The story the diary tells is electrifying. Livingstone had once been a national hero, but when he wrote this diary, he had been forgotten by the public and was stranded without supplies in Central Africa. A dedicated writer, he made ink from berry seeds and wrote over the pages of a single copy of the London Standard — the precursor to today’s Evening Standard. Exposed to the African environment, the manuscript deteriorated rapidly and today is virtually invisible to the naked eye.

 The diary depicts, in Livingstone’s words, “the unspeakable horror” of the slave trade in what is now the Eastern Democratic Republic of Congo. It provides an eye-witness account of the shocking massacre, perpetrated by armed slave traders in Nyangwe, a Congolese village. The event forced Livingstone to change his travel plans and led to his famous meeting with Stanley. Had Stanley not found Livingstone and greeted him with the words “Dr. Livingstone, I presume?”, the world might never have heard of Livingstone again. 

The massacre is one of the most important events in “The Last Journals of David Livingstone” (1874), edited after Livingstone’s death in 1873 by his friend Horace Waller. Until now, this book was the main source for historians and biographers. However, critical and forensic analysis of the original 1871 text reveals a very different story from Waller’s heavily edited version. In particular, it sheds light on a heart-stopping moment when Livingstone gazes with “wonder” as three Arab slavers with guns enter the market in Nyangwe, where 1,500 people are gathered, most of them women: 

 “50 yards off two guns were fired and a general flight took place — shot after shot followed on the terrified fugitives — great numbers died — It is awful — terrible, a dreadful world this,” writes Livingstone in despair as he witnesses the massacre. “As I write, shot after shot falls on the fugitives on the other side [of the river] who are wailing loudly over those they know are already slain — Oh let thy kingdom come.”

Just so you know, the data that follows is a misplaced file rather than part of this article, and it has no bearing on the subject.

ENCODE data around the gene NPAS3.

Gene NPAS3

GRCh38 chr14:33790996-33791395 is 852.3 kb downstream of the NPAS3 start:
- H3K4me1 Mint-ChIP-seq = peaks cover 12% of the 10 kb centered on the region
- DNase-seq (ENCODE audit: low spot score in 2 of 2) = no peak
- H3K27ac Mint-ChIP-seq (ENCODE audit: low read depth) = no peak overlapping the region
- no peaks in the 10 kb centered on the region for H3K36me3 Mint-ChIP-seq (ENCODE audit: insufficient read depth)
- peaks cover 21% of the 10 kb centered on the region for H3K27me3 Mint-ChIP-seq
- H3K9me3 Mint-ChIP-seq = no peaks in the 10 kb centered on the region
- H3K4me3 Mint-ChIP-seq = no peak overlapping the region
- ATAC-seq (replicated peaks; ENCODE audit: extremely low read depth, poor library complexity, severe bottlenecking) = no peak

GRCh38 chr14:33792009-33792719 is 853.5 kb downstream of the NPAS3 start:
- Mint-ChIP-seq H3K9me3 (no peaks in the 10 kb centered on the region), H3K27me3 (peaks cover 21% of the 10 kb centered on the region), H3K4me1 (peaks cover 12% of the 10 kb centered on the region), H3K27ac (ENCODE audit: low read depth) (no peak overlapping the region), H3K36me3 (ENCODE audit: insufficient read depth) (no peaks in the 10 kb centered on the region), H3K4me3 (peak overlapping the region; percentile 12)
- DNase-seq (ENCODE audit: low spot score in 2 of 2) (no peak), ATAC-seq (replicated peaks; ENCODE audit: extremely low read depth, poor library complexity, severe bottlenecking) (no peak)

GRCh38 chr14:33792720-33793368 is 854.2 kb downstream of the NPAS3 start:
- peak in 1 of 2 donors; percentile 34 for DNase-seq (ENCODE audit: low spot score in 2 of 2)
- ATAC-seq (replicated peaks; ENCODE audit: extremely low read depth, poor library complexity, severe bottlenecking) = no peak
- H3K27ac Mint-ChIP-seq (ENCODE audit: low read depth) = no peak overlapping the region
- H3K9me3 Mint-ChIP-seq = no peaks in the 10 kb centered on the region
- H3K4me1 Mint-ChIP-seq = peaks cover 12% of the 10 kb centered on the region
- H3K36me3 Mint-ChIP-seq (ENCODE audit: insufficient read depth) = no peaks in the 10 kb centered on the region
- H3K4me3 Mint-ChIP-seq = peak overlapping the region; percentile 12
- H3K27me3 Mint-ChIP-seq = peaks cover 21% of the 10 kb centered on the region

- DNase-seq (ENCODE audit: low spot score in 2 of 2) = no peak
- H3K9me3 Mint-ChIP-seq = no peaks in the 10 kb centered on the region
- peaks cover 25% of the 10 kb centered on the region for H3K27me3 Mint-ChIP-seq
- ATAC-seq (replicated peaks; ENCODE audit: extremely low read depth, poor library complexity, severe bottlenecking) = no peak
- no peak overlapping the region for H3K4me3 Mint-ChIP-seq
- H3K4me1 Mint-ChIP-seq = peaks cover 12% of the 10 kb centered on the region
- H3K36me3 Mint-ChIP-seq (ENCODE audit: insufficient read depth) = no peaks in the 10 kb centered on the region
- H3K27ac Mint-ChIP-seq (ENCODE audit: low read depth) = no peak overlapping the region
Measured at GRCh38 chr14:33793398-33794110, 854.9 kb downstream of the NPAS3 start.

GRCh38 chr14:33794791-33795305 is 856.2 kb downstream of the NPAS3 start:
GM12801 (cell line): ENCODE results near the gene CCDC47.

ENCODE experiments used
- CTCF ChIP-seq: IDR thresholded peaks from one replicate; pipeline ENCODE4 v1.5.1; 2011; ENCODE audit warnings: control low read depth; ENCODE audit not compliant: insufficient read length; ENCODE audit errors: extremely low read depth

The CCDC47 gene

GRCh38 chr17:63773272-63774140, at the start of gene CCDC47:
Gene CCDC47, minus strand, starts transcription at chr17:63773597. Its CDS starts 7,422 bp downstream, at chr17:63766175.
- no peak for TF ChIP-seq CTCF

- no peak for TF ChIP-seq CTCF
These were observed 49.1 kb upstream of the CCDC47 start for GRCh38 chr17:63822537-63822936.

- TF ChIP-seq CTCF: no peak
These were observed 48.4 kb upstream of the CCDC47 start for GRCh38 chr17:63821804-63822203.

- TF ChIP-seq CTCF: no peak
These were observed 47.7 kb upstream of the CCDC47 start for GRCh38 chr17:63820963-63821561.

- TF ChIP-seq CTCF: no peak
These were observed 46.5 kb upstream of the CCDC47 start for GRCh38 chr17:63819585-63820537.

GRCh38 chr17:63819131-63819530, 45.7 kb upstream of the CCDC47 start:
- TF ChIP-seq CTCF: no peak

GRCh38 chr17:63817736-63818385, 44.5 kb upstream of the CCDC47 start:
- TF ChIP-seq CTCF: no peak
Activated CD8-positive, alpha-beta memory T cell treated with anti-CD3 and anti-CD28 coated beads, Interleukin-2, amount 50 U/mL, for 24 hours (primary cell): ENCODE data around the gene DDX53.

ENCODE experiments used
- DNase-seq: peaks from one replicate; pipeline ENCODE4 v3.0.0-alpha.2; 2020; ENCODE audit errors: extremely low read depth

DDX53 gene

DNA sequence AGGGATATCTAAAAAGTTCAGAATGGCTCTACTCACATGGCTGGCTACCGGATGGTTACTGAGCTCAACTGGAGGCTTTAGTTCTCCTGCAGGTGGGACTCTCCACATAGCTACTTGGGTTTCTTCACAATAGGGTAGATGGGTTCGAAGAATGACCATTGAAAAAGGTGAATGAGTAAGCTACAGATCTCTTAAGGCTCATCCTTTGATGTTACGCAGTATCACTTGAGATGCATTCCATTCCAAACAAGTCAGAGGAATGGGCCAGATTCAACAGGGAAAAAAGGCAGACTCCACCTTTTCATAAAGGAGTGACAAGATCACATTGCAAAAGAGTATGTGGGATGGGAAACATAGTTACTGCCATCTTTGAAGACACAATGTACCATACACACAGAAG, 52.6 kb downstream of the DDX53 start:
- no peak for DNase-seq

Wisnicki, an assistant professor at Indiana University of Pennsylvania and an honorary research fellow at Birkbeck, University of London, says, “Evidence in the diary suggests that members of Livingstone’s party might have been involved in the massacre. Livingstone seems to have considered this possibility and this, together with his failure to intervene, appears to have left him with a profound sense of remorse. In copying over the 1871 diary into his journal, Livingstone decided to rewrite or remove a series of problematic passages. His revised journal account, on which the 1874 book is based, did not reflect his original record. It’s taken 140 years to discover Livingstone’s original words and reveal the many secrets of the original diary.”  

 The original account of the massacre is just one of many passages in the diary that are significantly different from the 1874 book. 

 “Livingstone would never have published this private diary in his own lifetime,” says Wisnicki. “In particular, his attitude to the liberated slaves in his entourage is one of disgust — an attitude greatly at odds with his public persona as a dedicated abolitionist.” 

 Wisnicki anticipates that the publication of the 1871 diary will change the way history interprets Livingstone’s legacy. 

“Instead of the saintly hero of Victorian mythology, the man who speaks directly to us from the pages of his private diary is passionate, vulnerable and deeply conflicted about the violent events he witnesses, his culpability and the best way to intervene — if at all,” he says.

 Spectral imaging, the process used to recover Livingstone’s original text, involves illuminating the manuscript with successive wavelengths of light — starting with ultraviolet, working through the visible spectrum and ending with infrared. Processed digital images enhanced the selected text. 

 The scientific and technical team, led by Mike Toth of R.B. Toth Associates, an expert in technical studies of cultural objects for museums and libraries, includes Keith Knox of Eureka Imaging (Kihei, Hawaii), Roger L. Easton Jr. of the Rochester Institute of Technology (Rochester, N.Y.), Bill Christens-Barry of Equipoise Imaging LLC (Ellicott City, Md.), Ken Boydston of MegaVision Inc. (Santa Barbara, Calif.) and Doug Emery of EmeryIT (Baltimore, Md.). The Library of Congress provided invaluable support in system development and technical advice. Together, the scholars and scientists involved in this interdisciplinary project help usher in a new era of academic endeavour in which advanced imaging technology is applied to the study of 19th-century manuscripts. 

 Toth says, “The results of this diary project, which enhanced Livingstone’s faded handwriting and suppressed the underlying printed text, demonstrate the significance of the spectral imaging process for the digital recovery of damaged and old manuscripts. By making the results available online, the project helps preserve the original diary, which is too fragile to be made available to the public.” 

 Analysis and images for download are available at